Archive for the ‘Health’ Category

Learn about hearing loss at Tre Vista Senior Living in Antioch on Tuesday, April 23

Monday, April 22nd, 2019

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Relay for Life Car & Motorcycle Show fundraiser in Antioch May 4

Monday, April 15th, 2019

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Double lung transplant recipient from Antioch featured in Giving Me Life art exhibit at Highland Hospital

Friday, April 5th, 2019

Liver recipient, Debra Harkness (left) and double lung recipient, Damita Barbee (center) of Antioch at the opening of the exhibit on Friday, April 4, 2019. Photo by Donor Network West.

April is Donate Life Month

The “Giving Me Life: A Visual Journey of African-American Organ and Tissue Transplant Recipients” art exhibit has officially opened at the Alameda Health System (AHS)-Highland Care Pavilion Lobby. AHS has partnered with Donor Network West, the organ and tissue recovery organization for Northern California and Nevada, to bring “Giving Me Life” to AHS. The exhibit underscores the need for more registered donors within the African-American community through social documentary. April is Donate Life Month and the exhibit will be on display at Highland until April 30.

Antwone Johnson, the brother of organ donor Anthony Johnson, gave a very emotional testimony at the ribbon-cutting ceremony on April 4.

“I lost my brother about a year ago at Highland Hospital. He died unexpectedly after experiencing seizures that sent him into cardiac arrest. When I was first approached about donating his organs I was not interested, but as I sat in the hospital, I reflected on the fact that he was the kindest person I ever met. He would give you his last dollar without knowing where his next one was coming from. I joke that I hope the cruelest, corrupt person received my brother’s heart because there is no way they can continue to be unkind with a piece of Tony in their body.”

In addition, Johnson shared that he is humbled to be able to save someone else’s life through his decision to donate his brother’s organs.

Currently, African-Americans make up 5% of the 13 million people in Donor Network West’s donation service area, however, they represent 10% of those waiting for organ transplants in the region. The exhibit is a visual testimonial of nine local African-American transplant recipients who have overcome incredible obstacles in their respective journeys toward health and wellness thanks to organ and tissue donation.

“We are pleased to collaborate with Alameda Health System to bring the Giving Me Life exhibit to Highland Hospital in Oakland, which boasts a proud legacy of African-American culture, art and social justice. We deeply respect Alameda Health System’s commitment to promoting healthy equity and access for all patients, 30% of whom are African-American. Our hope is to spark new conversations, and inspire more African-Americans to register as organ donors,” said Janice F. Whaley, Chief Executive Officer of Donor Network West.

Damita Barbee, a double-lung transplant recipient from Antioch, and one of the people featured in the Giving Me Life exhibit will be traveling to Italy this year, something she was not able to do five years ago. She was diagnosed with pulmonary fibrosis, but is now thriving. In her spare time she shares her story with others, hoping to encourage as many people as possible to become registered donors.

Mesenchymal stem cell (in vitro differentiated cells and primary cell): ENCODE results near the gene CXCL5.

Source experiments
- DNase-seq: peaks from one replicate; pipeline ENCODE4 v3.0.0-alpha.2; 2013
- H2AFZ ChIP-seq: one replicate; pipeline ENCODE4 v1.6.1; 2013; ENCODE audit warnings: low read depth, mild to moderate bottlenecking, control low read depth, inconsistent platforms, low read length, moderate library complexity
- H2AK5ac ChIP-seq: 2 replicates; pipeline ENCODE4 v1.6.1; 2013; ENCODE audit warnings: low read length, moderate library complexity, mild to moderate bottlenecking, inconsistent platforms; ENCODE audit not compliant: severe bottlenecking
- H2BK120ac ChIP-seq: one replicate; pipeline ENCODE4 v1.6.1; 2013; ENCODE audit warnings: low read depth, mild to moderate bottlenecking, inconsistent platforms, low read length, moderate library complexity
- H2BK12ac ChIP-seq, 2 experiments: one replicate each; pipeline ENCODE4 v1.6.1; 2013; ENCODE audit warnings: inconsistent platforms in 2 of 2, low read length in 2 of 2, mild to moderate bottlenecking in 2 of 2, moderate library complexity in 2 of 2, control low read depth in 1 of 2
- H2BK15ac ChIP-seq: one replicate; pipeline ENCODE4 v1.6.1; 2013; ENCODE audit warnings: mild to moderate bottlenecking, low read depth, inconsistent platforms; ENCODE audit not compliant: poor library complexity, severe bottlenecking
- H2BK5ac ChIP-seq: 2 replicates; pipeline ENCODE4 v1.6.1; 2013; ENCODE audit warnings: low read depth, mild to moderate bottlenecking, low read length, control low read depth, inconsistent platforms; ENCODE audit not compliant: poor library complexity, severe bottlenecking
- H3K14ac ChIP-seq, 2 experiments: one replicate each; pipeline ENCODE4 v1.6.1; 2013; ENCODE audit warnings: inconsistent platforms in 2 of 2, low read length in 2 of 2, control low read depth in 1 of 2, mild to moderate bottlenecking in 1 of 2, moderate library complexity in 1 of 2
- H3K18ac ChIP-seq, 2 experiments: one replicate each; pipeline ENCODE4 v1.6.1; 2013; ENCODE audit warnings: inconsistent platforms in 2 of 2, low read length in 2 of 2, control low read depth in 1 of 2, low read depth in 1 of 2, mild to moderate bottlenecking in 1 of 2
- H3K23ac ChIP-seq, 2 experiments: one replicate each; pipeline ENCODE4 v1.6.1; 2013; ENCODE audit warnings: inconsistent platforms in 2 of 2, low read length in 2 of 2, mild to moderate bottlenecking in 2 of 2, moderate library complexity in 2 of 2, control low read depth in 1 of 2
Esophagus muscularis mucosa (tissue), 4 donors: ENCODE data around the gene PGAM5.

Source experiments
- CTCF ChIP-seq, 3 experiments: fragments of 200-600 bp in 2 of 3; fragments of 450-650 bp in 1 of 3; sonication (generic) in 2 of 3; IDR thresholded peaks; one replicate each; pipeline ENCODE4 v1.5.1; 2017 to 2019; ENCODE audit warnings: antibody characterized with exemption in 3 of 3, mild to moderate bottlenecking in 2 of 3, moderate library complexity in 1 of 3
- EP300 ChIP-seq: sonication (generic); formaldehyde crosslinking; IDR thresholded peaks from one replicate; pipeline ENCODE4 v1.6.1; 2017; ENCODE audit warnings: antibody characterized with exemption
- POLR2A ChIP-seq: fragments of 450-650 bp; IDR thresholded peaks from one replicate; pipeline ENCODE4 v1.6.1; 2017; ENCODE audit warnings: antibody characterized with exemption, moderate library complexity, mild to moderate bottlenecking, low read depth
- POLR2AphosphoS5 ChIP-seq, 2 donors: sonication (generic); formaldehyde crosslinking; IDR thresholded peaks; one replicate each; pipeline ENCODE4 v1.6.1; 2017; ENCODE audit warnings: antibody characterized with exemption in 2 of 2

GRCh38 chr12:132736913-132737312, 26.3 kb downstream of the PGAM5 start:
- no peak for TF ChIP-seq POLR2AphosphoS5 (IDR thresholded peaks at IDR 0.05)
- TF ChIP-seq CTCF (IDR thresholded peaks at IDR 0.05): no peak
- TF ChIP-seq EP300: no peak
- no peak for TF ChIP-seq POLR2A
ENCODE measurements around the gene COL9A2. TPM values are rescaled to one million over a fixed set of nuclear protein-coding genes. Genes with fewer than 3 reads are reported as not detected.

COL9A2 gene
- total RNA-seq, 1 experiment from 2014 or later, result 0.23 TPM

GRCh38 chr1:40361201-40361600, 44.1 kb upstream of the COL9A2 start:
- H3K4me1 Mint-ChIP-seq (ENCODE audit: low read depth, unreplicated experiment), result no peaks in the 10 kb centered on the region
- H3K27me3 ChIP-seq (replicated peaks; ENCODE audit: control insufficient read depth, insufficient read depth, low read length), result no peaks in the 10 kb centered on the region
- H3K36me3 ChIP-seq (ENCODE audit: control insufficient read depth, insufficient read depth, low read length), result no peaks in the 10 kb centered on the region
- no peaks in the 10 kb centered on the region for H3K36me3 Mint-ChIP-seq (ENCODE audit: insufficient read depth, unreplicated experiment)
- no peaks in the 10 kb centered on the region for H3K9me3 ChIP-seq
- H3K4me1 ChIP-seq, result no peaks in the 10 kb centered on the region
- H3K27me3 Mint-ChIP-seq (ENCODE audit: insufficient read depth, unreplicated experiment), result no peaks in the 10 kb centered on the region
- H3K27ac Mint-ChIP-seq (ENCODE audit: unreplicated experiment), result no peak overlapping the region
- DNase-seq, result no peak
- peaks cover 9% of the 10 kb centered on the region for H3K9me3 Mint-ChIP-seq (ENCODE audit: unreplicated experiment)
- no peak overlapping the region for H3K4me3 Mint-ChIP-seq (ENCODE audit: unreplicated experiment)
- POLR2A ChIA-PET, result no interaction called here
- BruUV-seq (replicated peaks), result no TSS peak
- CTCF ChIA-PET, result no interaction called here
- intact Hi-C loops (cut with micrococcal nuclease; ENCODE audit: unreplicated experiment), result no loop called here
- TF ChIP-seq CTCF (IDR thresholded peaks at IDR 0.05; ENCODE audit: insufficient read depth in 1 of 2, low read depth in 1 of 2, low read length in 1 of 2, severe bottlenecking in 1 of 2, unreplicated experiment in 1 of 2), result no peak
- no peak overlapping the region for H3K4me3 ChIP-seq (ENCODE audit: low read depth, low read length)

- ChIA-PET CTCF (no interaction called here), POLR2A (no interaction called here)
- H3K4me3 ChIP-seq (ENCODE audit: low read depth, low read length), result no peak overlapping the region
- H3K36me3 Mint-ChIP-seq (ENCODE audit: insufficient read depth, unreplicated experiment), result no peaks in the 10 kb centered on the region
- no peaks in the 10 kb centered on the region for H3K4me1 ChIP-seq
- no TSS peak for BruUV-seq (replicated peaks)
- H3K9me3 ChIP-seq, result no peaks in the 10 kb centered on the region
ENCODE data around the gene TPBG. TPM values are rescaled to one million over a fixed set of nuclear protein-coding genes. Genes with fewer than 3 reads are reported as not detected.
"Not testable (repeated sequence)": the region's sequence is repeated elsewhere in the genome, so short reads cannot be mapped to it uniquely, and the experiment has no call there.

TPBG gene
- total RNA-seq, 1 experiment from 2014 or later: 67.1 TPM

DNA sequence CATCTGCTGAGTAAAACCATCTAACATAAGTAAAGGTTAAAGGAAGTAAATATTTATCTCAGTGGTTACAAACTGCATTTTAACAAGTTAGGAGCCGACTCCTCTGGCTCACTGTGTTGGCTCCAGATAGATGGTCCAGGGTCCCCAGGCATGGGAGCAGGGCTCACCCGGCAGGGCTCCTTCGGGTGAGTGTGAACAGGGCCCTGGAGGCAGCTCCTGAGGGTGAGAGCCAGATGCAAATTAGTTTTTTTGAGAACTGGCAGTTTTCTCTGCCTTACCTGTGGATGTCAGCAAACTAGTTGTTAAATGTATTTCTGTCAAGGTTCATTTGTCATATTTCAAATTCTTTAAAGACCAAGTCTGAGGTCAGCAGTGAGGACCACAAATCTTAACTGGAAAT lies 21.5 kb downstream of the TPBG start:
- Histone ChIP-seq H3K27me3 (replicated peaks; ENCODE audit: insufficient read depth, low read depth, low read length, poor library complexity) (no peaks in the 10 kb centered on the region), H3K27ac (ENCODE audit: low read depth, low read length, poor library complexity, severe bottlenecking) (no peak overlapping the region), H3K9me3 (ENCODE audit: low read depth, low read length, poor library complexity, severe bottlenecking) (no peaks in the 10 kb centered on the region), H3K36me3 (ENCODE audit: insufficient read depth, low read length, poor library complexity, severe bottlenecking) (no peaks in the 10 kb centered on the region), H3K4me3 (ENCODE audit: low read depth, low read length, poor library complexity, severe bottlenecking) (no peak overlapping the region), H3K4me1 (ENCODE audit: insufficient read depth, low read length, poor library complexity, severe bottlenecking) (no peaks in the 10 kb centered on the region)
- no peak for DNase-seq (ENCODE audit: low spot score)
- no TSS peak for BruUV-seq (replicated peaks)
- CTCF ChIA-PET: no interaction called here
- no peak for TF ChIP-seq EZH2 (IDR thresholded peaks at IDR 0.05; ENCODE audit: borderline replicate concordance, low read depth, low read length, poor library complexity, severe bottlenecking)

“I am very passionate about finding solutions that will help our patients live healthy lives. There are many people on the transplant waiting list and this exhibit is a great way to raise awareness about the need,” said Luis Fonseca, AHS Chief Operating Officer and Donor Network West board member.

About 50 people attended the event. Participants included Donor Network West Ambassadors, transplant recipients, donor families, AHS staff, community members, and representatives from Congresswoman Barbara Lee and Assembly Member Rob Bonta’s office.

Nearly 1,400 people are waiting for an organ transplant in Alameda County. One organ donor can save the lives of up to eight people and a tissue donor can heal 75 others. Anyone can register as a donor at DonorNetworkWest.org or at the DMV.

About Donor Network West

Donor Network West is the federally designated nonprofit, 501 (c) (3) organ and tissue recovery organization that serves 13 hospitals and more than 500,000 people in Northern Nevada. Established in 1987, the organization saves and heals lives by facilitating organ and tissue recovery for transplantation and research. Donor Network West is accredited by the Association of Organ Procurement Organizations (AOPO) and the American Association of Tissue Banks (AATB) and partners with the Department of Motor Vehicles and the state-authorized donor registry. For information, visit DonorNetworkWest.org and follow us on social media: @mydnwest

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County Supervisor Diane Burgis schedules surgery to repair heart valve

Friday, February 22nd, 2019

Supervisor Diane Burgis. Herald file photo.

In an open letter to District 3 residents, Supervisor Diane Burgis, who has served the district since 2016, issued the following statement regarding her health.

“When I count the things I am grateful for, representing you is right up there with my family, friends and good health. I am humbled and honored for the trust that you have placed in me, and I take the responsibility that comes with that trust very seriously.

That is why I want you to know that I am having heart surgery on February 25 to replace an aortic valve due to aortic stenosis, or a narrowing of my aortic valve. What some don’t know is that when I was seven years old, I had this same procedure, and my surgeons told me then that I would likely need another surgery later in life. The good news is that due to my overall health, the operation is happening much later than they predicted.

My doctors, who have performed hundreds of these procedures, assure me that my prognosis is excellent and that I will be better than new after the surgery. I will be in the hospital for approximately one week and then at home for recovery.

In the meantime, I promise that you will receive the same high level of service, sound decision-making, and representation as always. My staff and the County staff will keep me updated on the issues, and my office will continue the vital work that we are doing, in consultation with me, and under the leadership of my Chief of Staff, Mark Goodwin.

I also want to put everyone on notice – if you think it’s hard to keep up with me now, just wait!! I look forward to continuing our work together to create opportunities and find solutions to our challenges in Contra Costa County.

I also can’t wait to ride my bike on the Marsh Creek trail, hike up Mount Diablo, kayak on the Delta, chase my beautiful grandson, and get back on the tennis courts!

I am ready for more adventures in this terrific life!

Thank you for your support, and well wishes.”

Mark Goodwin, Burgis’ Chief of Staff will be the primary point of contact during Supervisor Burgis’ surgery and recovery. Well wishes may be sent to Supervisor Burgis at her main office, 3361 Walnut Boulevard, Suite 140, Brentwood, CA 94513.